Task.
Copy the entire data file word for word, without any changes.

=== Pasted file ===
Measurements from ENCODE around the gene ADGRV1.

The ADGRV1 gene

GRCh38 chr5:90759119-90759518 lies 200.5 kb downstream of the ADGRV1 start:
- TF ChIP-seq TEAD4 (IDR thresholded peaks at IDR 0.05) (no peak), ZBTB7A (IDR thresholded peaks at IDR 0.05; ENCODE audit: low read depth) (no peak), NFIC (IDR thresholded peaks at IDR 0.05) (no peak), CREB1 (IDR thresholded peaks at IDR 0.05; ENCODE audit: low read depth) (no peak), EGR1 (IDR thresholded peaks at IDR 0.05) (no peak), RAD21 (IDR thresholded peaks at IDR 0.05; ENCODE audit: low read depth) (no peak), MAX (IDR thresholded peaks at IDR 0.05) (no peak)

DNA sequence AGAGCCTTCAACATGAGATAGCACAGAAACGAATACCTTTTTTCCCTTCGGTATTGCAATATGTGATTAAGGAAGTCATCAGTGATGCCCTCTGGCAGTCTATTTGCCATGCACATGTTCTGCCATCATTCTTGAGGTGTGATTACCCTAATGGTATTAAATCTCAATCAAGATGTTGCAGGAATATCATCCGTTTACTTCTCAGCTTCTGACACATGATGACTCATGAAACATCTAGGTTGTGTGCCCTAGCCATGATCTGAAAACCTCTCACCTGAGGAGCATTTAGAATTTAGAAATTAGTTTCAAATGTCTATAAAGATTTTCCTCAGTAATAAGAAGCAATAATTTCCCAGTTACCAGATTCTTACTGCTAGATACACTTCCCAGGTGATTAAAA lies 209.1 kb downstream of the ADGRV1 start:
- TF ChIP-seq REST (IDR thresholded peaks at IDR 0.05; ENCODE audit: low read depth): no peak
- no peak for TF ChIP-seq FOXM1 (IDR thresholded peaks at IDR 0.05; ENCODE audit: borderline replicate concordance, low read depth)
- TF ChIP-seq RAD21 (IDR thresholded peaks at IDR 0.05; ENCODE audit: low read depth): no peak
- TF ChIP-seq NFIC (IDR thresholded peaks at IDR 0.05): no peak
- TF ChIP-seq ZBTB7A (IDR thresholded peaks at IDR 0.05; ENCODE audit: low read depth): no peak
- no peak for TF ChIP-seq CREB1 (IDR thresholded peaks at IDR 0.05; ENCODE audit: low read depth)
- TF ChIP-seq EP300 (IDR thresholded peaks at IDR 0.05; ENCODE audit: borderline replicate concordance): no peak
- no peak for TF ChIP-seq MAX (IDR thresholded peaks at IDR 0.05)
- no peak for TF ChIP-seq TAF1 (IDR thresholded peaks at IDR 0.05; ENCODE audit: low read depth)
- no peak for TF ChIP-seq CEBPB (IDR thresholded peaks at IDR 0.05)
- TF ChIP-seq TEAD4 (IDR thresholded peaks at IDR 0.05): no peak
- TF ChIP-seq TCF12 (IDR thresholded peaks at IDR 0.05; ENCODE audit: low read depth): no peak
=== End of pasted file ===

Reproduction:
Measurements from ENCODE around the gene ADGRV1.

The ADGRV1 gene

GRCh38 chr5:90759119-90759518 lies 200.5 kb downstream of the ADGRV1 start:
- TF ChIP-seq TEAD4 (IDR thresholded peaks at IDR 0.05) (no peak), ZBTB7A (IDR thresholded peaks at IDR 0.05; ENCODE audit: low read depth) (no peak), NFIC (IDR thresholded peaks at IDR 0.05) (no peak), CREB1 (IDR thresholded peaks at IDR 0.05; ENCODE audit: low read depth) (no peak), EGR1 (IDR thresholded peaks at IDR 0.05) (no peak), RAD21 (IDR thresholded peaks at IDR 0.05; ENCODE audit: low read depth) (no peak), MAX (IDR thresholded peaks at IDR 0.05) (no peak)

DNA sequence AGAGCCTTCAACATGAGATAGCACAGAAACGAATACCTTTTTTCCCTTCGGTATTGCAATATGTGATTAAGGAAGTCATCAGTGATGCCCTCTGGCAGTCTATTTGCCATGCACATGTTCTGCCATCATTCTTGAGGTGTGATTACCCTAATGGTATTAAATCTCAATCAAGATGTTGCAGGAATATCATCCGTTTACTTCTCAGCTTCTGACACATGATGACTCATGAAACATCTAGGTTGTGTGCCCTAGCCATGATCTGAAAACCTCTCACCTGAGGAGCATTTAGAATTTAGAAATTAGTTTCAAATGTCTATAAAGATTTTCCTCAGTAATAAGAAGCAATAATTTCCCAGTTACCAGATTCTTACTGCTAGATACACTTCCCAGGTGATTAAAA lies 209.1 kb downstream of the ADGRV1 start:
- TF ChIP-seq REST (IDR thresholded peaks at IDR 0.05; ENCODE audit: low read depth): no peak
- no peak for TF ChIP-seq FOXM1 (IDR thresholded peaks at IDR 0.05; ENCODE audit: borderline replicate concordance, low read depth)
- TF ChIP-seq RAD21 (IDR thresholded peaks at IDR 0.05; ENCODE audit: low read depth): no peak
- TF ChIP-seq NFIC (IDR thresholded peaks at IDR 0.05): no peak
- TF ChIP-seq ZBTB7A (IDR thresholded peaks at IDR 0.05; ENCODE audit: low read depth): no peak
- no peak for TF ChIP-seq CREB1 (IDR thresholded peaks at IDR 0.05; ENCODE audit: low read depth)
- TF ChIP-seq EP300 (IDR thresholded peaks at IDR 0.05; ENCODE audit: borderline replicate concordance): no peak
- no peak for TF ChIP-seq MAX (IDR thresholded peaks at IDR 0.05)
- no peak for TF ChIP-seq TAF1 (IDR thresholded peaks at IDR 0.05; ENCODE audit: low read depth)
- no peak for TF ChIP-seq CEBPB (IDR thresholded peaks at IDR 0.05)
- TF ChIP-seq TEAD4 (IDR thresholded peaks at IDR 0.05): no peak
- TF ChIP-seq TCF12 (IDR thresholded peaks at IDR 0.05; ENCODE audit: low read depth): no peak